If you are a loyal reader of this blog, than you know that I always rail against limited medical marijuana programs, and the people that invest in them. Investors don't like investing in saturated markets where the barrier to entry is low. They want to land contracts in states where the barrier to entry is very large, and the licenses are very limited. Many, many investors have told me that. They feel it gives them 'an edge.' The thing that they always overlook is that just as some states program's limit the number of business licenses, so to do they limit the amount of people that can become patients, and can even limit the forms of medical cannabis that the patient can consume.
The case that I always offer up is Illinois. People were scrambling to get a medical marijuana business license in Illinois, and were only looking at the size of the population of the state, but not the details of the legislation that legalized the medical marijuana industry. Many companies forked out as much as one million dollars to compete for a license, just to now find out that 2,800 patients for the entire state does not pencil out well when these companies are crunching the numbers. The word is getting out in other states that the 'lucrative business licenses' in these limited states aren't so lucrative after all. Per Marijuana Business Daily:
Companies spent millions of dollars combined trying to win one of New York's five coveted medical marijuana business licenses, but investors aren't exactly bullish on the market's potential now that permits have been awarded.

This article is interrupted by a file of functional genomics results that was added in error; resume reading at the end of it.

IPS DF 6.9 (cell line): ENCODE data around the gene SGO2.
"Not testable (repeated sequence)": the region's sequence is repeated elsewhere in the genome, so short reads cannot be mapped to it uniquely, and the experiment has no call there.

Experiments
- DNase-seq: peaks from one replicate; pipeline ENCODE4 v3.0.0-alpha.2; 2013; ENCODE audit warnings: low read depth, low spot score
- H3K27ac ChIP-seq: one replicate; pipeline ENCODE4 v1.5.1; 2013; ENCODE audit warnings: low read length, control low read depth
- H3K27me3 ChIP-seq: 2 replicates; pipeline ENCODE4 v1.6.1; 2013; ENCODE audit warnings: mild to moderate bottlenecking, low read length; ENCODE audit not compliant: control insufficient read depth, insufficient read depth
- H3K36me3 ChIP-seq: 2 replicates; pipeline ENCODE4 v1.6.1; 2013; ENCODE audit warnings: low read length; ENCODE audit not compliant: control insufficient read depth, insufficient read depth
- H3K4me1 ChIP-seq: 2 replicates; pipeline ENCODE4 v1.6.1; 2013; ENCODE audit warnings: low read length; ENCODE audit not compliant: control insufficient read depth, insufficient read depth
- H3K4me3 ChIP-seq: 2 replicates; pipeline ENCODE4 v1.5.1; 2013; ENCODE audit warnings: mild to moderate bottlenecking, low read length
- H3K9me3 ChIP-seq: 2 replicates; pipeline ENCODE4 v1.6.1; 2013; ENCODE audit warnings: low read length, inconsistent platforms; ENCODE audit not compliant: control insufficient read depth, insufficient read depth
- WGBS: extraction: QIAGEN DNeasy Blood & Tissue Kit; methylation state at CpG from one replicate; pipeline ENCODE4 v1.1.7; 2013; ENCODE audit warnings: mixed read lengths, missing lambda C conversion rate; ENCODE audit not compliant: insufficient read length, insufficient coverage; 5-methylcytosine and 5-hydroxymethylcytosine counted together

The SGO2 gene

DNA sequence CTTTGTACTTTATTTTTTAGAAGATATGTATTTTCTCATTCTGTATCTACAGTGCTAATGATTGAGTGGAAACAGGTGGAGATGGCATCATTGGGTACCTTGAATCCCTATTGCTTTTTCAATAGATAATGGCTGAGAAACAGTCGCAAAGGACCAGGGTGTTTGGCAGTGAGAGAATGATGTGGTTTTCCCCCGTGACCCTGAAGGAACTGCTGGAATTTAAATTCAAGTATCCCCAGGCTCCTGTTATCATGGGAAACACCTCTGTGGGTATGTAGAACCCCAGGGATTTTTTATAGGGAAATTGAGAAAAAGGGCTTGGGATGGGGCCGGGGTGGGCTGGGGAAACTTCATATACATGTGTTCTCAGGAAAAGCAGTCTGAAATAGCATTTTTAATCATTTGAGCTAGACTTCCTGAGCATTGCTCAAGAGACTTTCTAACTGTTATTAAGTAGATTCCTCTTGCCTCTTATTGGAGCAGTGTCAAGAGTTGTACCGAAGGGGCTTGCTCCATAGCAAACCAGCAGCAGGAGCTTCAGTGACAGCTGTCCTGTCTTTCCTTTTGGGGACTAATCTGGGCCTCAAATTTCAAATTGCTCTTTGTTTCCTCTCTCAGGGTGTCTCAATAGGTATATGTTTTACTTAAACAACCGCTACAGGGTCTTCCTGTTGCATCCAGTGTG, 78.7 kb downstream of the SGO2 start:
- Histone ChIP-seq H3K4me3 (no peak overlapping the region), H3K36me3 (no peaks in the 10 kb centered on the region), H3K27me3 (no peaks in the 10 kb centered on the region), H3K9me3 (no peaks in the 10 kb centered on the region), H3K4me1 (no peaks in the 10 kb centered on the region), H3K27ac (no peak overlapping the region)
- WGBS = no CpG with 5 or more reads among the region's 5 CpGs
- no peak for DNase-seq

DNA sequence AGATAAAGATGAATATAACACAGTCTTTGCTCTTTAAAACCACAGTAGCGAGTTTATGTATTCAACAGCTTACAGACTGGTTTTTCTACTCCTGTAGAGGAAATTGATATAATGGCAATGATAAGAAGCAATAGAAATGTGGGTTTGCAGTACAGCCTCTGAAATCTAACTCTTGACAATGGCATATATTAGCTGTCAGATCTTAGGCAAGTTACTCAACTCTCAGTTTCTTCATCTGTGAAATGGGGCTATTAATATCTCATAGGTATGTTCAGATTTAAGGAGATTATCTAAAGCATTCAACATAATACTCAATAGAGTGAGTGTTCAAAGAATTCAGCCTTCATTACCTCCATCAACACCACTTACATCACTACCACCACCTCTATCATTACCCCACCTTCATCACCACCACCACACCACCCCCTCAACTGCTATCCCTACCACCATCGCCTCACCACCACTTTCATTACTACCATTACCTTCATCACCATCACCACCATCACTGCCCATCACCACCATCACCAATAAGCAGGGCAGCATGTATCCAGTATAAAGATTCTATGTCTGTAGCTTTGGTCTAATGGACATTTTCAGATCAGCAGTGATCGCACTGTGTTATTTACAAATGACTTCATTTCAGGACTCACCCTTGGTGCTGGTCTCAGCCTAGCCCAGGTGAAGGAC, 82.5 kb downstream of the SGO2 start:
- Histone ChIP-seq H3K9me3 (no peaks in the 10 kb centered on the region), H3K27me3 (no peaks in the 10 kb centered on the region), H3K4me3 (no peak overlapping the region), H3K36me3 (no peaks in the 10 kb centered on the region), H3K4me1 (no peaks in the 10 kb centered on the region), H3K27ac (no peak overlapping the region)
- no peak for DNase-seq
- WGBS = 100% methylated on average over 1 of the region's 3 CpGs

Many institutional investors are concerned with state limits on the MMJ industry in New York, expressing concerns that each licensed company can only have four dispensaries statewide (for a grand total of 20 storefronts) and that the qualifying medical conditions list is relatively short.
"We believe it's going to be an extremely limited market," the CEO of Invest in Cannabis told the New York Business Journal.
The investment firm has 24 companies across the nation in its portfolio and is based in New York City. Yet the CEO sees the state's market potential as "pretty small because of... the amount of customers that actually have the potential to enter the market."
What these companies need to do is to not just focus on profit margins, and instead fight for reform. They think that it's lame that they can't make as much money as they had hoped. But imagine how much more it sucks to be a patient that has to go without medicine because he or she suffers from a debilitating condition that isn't covered by many states deficient medical marijuana laws. These companies should be fighting for those types of patients. Not only is it good business, it's good for the greater cause of helping people. But instead they let others fight the hard battles, then come in on the tail end when there are business opportunities and try to push everyone else out.